The Star Cruises Group has reported a net loss of $29 million, or $0.59 per share, on revenues of $368. 7 million for the second quarter ended June 30, 2003, compared to net income of $29.5 million, or $0.71 per share, on revenues of $389.8 million for the same quarter last year.
Star said that its performance in the second quarter was severely affected by weak passenger demand and booking cancellations resulting from the Iraq conflict and the outbreak of SARS.
Also included in the Q2 results were $3.9 million of expenses in connection with the boiler accident on the Norway.
Additional costs were also incurred associated with the redeployment of Star Cruises ships because of SARS, including heavy advertising and promotional expenses.
The Star Group posted a loss of $31.2 million, or $0.63 per share, on revenues of $780.7 million for the first six months of 2003, compared to net income of $36.9 million, or $0.83 per share, on revenues of $757.8 million for the first six months of 2002.
Higher fuel prices and weak passenger demand affected the first six months, according to Star.
Norwegian Cruise Line (NCL) suffered because of the poor booking environment in the first quarter when most people plan their summer vacation, according to Star. Both occupancy and pricing were down in Q2 year-over-year.
In May, the Norway also suffered a boiler explosion that resulted in the loss of eight crew members' lives and injury to several others. The ship has been out of service since, pending repairs.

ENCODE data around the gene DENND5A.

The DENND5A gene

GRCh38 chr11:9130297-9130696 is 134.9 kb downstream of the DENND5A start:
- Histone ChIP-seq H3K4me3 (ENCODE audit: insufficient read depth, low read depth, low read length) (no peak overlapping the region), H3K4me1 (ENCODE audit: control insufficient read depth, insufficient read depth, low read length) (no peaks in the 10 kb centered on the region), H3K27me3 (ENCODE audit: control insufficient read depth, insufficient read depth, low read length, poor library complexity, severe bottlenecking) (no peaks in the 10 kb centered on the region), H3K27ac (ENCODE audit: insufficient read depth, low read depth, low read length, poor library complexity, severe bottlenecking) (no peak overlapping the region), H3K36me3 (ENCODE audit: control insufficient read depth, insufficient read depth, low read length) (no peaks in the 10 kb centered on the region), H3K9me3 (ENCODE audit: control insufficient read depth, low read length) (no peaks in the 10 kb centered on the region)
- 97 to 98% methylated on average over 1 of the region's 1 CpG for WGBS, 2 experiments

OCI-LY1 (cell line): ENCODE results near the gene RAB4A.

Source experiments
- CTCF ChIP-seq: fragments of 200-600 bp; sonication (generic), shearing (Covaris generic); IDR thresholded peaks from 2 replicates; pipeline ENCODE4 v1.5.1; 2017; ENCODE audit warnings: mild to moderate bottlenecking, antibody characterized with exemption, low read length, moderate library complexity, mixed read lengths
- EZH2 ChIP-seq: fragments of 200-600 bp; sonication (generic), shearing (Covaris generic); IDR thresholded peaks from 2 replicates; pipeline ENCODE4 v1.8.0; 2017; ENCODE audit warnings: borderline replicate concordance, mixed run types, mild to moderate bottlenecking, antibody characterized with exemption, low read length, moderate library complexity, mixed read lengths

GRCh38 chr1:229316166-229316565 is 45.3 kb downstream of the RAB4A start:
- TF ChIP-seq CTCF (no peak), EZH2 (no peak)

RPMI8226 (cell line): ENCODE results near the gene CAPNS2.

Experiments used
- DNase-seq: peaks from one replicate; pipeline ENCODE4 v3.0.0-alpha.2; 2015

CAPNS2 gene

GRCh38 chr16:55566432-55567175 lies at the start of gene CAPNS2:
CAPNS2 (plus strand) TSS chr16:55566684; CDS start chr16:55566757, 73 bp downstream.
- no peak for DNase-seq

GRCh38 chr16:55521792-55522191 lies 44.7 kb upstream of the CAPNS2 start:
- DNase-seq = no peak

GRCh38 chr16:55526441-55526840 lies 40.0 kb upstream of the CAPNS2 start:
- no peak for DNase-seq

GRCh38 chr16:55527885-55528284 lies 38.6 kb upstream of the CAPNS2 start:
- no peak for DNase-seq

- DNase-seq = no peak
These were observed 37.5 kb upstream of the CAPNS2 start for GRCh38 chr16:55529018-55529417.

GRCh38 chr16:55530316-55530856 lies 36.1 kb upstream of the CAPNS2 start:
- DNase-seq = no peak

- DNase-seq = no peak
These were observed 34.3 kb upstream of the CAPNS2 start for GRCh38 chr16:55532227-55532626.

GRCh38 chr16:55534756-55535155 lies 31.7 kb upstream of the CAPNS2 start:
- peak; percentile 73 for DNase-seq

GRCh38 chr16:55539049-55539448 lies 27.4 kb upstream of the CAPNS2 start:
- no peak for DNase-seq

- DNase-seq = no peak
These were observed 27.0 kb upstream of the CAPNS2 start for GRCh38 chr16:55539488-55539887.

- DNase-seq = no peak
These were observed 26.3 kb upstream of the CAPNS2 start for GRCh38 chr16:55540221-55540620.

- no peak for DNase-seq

The outlook for the remainder of the year is more optimistic as bookings and pricing seem to be picking up for all the cruise lines, although NCL will face additional cost items related to the start-up of its new Hawaiian operation in the second half of the year.
The effect of the Norway's withdrawal is expected to be about $7.0 million in reduced net income.
Meanwhile, Star stated that the summer season (Q3) was going well, with good ticket prices and onboard revenues.
Q4 was also booking well, but a large portion was sold at discounted prices earlier in the year in an effort to catch up with the shortfall in boolcings resulting from the poor demand in the so-called Wave Period.
Star also said that a bright spot in Q2 and the first half is that NCL's new ships continue to perform extremely well and compared favorably in both revenues and operating costs with the industry generally.
The forward picture for those ships in particular continues to be encouraging, according to Star.
NCL has not provided an update on its plans for a second Project America ship nor has it provided a date when the Norway is expected to re-enter service.
Star Cruises operated with 10.1 percent lower capacity in Q2 primarily because of the reduced sailing days due to the relocation to non-SARS-affected areas. Occupancy and net yield in Q2 were 15 percent and 32 percent lower respectively compared to Q2 last year.
Operating costs were up due to ship relocation costs, shore streamlining costs and higher advertising and promotional expenses in Australia.
The Superstar Leo and Superstar Virgo returned to Hong Kong and Singapore, respectively, in July. Star said that the response in both markets had been very encouragmg. Neither ship has had any incidents of SARS.